LPGA attempting to persuade more girls to get out on the links SanTan Sun News

LPGA attempting to persuade more girls to get out on the links

LPGA attempting to persuade more girls to get out on the links
Sports and Recreation
0

By Kristine Cannon, Staff Writer

On a recent afternoon at Talking Stick Golf Club, the course was peppered with golfers.

Among them were Lorel Hayward, 17, her sister, Kendall Hayward, 15, and Brooke McGlasson, 13.

Not only were they the youngest golfers on the course, but they also were three of the only female golfers.

While nationally and locally female golfers are on the rise, there’s still work to be done, said Cori Matheson, director of the LPGA USGA Girls Golf of Phoenix – a nonprofit organization whose mission is to provide girl-friendly environments for juniors to learn the game of golf.

“There’s probably 100 people out there on the range, and on the putting green, I think I saw two women,” Matheson said.

Matheson grew up playing golf in Scottsdale and took over the local Girls Golf program in December 2013.

Lorel, Kendall and Brooke are all members of Girls Golf of Phoenix, among more than 415 communities across the country that are part of the LPGA USGA Girls Golf junior golf program.

Golfing isn’t the only common thread in the three young female golfers’ lives: They’re all determined to prove that golf is no longer a boy’s game.

“When I was in elementary school, people viewed golf differently than they do now, especially for females,” said Lorel, a senior at Highland High in Gilbert who recently finished in the top 10 of the girls D-1 state championship.

“Now, they see the opportunities it’s brought me and everything I’ve been able to accomplish through golf,” Lorel said. “Now they think it’s cool.”

Junior golf increased in participation by 600,000 from 2011 to 2015, according to a study by the Sports Industry Association. It was the largest jump in total volume compared to other youth sports, including soccer, basketball, football and baseball.

According to the National Golf Foundation’s 2018 Golf Industry Report, women comprise 24 percent of all golfers, an increase of more than 13 percent over the past five years. In 2016, 34 percent of the 2.5 million new golfers were female.

And of the 2.9 million junior golfers ages 6-17 in 2016, 33 percent were female – up from 17 percent in 1995.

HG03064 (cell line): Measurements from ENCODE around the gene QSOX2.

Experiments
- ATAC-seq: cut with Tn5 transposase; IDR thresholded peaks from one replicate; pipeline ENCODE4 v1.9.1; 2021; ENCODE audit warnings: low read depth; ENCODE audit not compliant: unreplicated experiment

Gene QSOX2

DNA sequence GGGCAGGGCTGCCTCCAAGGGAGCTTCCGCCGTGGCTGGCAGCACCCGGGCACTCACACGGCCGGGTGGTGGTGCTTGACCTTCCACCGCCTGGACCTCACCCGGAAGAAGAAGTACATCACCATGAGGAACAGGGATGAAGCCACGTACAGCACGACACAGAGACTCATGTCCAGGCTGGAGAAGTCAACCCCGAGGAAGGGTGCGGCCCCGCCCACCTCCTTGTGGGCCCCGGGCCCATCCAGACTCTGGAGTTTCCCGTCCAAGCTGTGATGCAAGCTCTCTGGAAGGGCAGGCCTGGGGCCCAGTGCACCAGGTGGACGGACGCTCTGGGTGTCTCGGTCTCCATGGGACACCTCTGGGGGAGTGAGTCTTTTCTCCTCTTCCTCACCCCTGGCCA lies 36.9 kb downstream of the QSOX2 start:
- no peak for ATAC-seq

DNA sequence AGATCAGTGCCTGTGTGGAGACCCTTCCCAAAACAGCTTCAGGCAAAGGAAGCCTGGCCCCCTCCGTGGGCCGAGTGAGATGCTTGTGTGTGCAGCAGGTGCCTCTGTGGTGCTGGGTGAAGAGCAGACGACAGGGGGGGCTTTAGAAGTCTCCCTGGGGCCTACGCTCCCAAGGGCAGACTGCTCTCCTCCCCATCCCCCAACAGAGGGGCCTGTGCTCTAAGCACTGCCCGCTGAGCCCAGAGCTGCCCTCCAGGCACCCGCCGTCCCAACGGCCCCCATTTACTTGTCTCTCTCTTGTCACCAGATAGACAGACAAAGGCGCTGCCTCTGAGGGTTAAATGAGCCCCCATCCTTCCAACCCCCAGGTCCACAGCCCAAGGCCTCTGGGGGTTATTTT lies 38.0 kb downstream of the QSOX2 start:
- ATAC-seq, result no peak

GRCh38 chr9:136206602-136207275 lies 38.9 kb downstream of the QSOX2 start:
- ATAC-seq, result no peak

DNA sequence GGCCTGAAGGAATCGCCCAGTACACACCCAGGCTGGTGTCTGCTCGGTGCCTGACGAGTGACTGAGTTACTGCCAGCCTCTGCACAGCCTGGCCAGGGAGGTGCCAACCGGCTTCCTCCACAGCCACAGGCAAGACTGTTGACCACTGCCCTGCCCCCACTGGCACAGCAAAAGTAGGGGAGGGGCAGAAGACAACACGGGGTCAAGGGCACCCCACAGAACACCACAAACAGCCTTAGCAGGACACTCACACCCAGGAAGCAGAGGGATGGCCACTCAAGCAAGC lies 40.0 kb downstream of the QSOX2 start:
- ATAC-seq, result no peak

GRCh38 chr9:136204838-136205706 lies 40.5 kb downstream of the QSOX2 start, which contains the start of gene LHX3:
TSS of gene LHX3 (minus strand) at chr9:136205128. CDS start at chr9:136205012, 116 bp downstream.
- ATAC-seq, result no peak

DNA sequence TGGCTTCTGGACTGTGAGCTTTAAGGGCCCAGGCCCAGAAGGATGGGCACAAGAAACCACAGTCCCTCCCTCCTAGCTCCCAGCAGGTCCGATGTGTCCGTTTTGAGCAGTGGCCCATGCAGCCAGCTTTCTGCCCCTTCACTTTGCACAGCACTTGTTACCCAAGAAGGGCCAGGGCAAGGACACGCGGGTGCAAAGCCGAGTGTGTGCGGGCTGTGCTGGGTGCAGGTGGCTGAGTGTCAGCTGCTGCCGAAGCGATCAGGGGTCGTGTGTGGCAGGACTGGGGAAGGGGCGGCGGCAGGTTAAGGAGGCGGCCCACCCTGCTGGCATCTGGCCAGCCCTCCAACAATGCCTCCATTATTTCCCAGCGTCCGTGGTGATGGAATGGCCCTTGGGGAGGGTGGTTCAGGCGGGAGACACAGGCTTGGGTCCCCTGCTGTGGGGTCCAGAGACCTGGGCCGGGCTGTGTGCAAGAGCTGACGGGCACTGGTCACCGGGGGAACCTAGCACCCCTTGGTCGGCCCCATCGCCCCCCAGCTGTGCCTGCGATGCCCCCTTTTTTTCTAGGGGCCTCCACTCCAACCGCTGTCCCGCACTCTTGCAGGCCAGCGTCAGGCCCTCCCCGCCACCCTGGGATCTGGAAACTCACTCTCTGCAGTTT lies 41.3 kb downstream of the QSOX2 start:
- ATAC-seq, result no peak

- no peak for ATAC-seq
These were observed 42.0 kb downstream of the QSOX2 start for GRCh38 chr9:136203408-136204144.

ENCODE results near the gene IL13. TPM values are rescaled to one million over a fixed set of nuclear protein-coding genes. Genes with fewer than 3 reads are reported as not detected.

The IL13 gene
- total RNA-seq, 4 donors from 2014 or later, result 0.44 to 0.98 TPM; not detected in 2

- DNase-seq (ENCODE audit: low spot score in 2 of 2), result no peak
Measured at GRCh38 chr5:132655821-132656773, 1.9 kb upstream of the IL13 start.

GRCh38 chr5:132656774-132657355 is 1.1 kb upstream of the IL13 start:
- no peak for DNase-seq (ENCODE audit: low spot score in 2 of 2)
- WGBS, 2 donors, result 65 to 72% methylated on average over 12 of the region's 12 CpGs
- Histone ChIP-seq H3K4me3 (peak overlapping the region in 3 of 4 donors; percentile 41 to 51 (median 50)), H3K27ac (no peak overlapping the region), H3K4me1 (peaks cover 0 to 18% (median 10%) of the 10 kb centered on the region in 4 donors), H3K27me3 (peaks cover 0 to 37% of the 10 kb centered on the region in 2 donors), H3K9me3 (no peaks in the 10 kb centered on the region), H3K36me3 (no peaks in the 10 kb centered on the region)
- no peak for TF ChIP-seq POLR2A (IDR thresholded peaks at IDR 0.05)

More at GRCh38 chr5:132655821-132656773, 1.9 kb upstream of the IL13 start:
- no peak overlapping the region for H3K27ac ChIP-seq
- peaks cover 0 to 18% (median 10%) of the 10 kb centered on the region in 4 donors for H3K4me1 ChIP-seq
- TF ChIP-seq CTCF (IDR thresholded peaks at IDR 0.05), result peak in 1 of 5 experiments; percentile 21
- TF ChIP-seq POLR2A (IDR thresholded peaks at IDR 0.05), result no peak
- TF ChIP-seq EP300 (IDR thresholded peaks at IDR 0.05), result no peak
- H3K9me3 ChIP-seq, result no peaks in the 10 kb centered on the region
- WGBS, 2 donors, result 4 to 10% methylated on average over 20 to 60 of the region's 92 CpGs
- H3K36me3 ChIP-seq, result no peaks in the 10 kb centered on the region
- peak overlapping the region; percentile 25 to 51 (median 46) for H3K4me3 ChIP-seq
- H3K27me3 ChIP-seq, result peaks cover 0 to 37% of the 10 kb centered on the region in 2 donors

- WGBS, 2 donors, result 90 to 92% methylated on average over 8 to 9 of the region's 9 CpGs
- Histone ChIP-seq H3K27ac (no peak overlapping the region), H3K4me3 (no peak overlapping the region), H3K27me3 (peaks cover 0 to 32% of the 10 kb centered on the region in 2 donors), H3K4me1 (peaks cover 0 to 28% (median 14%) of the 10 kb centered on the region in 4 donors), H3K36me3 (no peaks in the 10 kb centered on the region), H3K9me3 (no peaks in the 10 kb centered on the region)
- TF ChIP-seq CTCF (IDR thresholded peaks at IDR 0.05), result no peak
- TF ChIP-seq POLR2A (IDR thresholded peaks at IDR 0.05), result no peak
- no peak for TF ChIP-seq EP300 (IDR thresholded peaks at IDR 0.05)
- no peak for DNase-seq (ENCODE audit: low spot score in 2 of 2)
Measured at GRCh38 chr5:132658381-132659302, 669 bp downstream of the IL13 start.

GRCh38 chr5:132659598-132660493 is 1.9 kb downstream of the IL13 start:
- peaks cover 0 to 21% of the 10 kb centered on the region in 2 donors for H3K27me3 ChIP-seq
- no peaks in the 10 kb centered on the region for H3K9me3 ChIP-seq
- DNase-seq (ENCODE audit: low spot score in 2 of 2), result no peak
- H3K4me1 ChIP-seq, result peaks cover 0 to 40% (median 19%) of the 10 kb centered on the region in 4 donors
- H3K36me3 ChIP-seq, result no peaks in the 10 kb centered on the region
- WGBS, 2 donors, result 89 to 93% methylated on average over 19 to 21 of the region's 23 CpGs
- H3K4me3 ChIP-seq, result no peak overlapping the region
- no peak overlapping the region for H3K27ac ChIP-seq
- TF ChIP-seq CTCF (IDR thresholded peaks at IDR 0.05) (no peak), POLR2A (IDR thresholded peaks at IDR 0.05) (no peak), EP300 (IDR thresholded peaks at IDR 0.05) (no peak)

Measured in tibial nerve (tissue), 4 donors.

As Matheson puts it, “We’re in a girl world right now.”

“Golf has changed. It’s athletic, it’s feminine, it’s fun,” she said. “That’s why I loved Girls Golf. It took something that was traditionally a man’s world and turned it into something that was more fun for a girl.”

Matheson, who hosts more than 40 events each year through Girls Golf of Phoenix, has seen this increase in young female golfers firsthand throughout the East Valley.

“I do see golf on an upswing. I see opportunity on an upswing,” Matheson said. “In the last five to 10 years, we’re seeing more inclusion.”

Girls Golf of Phoenix has host facilities throughout the Valley, and its home base in Scottsdale is Grayhawk Golf Club.

In 2018, Matheson had 230 members in Girls Golf of Phoenix. In total, LPGA USGA Girls Golf has more than 70,000 members, prompting her to note, “Our golf world used to be less than 10 percent female and now it looks a little bit more 50-50.”

The members of Girls Golf of Phoenix are young, too. The average age is 10.

Brooke started golfing when she was just 4. Her father and grandfather both played and introduced her to the sport.

Attending the LPGA Bank of Hope Founders Cup also spurred Brooke’s excitement for the sport. She was 7 the first time she attended the annual, four-day event established to honor the 13 original founders of the LPGA.

“I remember just being really excited because I saw all the girls were wearing pink and I was really little when I first started going,” Brooke said.

This year, the ninth annual Bank of Hope Founders Cup will return to Phoenix. It’ll be held at the Wildfire Golf Club at the JW Marriott Desert Ridge Resort and Spa March 18-24 and will be televised live on The Golf Channel all four days.

To date, the LPGA-USGA Girls Golf Program has received almost $3 million from tournament proceeds.

What makes this year’s Founders Cup so special is it marks the LPGA USGA Girls Golf’s 30-year anniversary. It was founded in Phoenix in 1989 by Sandy LaBauve, an LPGA teaching professional.